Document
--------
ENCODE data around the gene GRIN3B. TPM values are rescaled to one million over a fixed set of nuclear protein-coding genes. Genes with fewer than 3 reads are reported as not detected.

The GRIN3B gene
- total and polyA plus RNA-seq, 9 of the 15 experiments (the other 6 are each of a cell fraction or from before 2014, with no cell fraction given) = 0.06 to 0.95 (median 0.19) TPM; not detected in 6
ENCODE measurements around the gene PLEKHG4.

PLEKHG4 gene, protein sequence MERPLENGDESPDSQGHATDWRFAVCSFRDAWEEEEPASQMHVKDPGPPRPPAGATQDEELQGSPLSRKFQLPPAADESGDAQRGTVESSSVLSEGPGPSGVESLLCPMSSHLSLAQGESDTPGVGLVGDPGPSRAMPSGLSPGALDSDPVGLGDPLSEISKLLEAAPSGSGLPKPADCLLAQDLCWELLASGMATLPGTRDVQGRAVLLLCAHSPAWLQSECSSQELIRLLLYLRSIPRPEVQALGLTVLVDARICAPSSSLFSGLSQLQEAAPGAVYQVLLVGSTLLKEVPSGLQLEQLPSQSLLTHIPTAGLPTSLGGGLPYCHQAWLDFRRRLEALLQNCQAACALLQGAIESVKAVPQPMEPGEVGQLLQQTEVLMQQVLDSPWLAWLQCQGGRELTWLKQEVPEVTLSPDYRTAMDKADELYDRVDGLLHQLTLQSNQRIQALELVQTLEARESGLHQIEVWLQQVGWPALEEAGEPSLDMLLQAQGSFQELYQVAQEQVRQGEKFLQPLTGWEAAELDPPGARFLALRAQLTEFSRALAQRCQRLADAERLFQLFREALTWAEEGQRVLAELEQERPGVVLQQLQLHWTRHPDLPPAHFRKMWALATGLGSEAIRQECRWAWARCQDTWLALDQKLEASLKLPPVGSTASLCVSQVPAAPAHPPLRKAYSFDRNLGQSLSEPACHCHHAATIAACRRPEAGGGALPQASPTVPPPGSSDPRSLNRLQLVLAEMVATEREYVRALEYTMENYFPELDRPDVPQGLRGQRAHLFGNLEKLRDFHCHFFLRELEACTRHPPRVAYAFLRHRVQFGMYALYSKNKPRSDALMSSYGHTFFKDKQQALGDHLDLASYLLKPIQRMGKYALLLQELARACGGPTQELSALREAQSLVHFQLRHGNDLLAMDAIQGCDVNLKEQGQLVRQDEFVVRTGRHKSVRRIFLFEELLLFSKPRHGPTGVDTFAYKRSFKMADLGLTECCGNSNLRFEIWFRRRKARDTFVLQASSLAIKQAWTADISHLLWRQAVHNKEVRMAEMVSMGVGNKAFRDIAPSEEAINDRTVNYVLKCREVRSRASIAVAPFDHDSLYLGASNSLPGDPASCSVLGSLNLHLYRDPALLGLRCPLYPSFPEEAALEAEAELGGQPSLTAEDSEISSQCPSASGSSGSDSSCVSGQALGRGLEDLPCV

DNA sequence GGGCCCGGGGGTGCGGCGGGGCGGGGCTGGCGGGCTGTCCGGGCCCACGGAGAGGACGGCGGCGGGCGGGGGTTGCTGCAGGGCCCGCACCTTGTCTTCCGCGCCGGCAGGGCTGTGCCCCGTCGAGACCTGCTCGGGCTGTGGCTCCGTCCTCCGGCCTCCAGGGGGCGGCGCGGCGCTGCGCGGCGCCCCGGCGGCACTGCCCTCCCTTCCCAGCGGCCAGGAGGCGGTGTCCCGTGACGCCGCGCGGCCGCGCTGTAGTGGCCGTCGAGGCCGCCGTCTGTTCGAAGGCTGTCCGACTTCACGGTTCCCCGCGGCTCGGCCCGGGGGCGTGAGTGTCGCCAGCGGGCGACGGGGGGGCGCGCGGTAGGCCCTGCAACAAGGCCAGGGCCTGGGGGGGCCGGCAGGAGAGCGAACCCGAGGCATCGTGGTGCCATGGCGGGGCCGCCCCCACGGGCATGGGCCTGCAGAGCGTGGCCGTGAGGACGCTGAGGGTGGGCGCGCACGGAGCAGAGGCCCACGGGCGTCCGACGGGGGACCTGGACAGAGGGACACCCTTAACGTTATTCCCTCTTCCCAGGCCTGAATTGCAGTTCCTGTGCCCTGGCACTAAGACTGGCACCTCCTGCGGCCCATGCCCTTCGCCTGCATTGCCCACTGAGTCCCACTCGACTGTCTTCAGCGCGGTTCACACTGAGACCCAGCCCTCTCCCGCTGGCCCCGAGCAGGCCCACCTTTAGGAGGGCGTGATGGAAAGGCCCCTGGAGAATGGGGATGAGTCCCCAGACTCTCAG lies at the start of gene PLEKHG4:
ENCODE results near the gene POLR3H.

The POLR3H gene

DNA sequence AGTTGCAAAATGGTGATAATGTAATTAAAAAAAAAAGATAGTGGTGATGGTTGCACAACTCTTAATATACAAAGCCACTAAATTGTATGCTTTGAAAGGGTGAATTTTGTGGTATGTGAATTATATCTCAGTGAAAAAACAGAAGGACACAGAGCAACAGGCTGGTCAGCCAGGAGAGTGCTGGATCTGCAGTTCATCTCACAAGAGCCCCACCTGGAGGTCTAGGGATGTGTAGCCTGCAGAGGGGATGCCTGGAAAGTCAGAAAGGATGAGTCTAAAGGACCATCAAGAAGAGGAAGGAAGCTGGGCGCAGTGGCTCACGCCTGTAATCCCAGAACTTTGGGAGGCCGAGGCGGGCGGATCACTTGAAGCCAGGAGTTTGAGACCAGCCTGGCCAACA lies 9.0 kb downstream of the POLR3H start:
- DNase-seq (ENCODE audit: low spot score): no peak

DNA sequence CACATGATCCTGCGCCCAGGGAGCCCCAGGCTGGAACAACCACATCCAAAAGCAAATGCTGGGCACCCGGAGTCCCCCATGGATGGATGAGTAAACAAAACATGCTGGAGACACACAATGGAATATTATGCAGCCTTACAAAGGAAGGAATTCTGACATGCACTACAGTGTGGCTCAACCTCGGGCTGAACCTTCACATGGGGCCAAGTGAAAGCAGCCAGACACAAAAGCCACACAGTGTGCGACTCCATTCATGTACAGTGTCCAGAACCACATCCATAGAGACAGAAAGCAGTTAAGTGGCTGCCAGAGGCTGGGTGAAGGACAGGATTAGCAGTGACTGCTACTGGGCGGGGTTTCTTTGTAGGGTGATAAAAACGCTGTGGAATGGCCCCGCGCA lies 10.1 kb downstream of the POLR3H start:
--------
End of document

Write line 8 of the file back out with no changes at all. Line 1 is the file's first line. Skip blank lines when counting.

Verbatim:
The POLR3H gene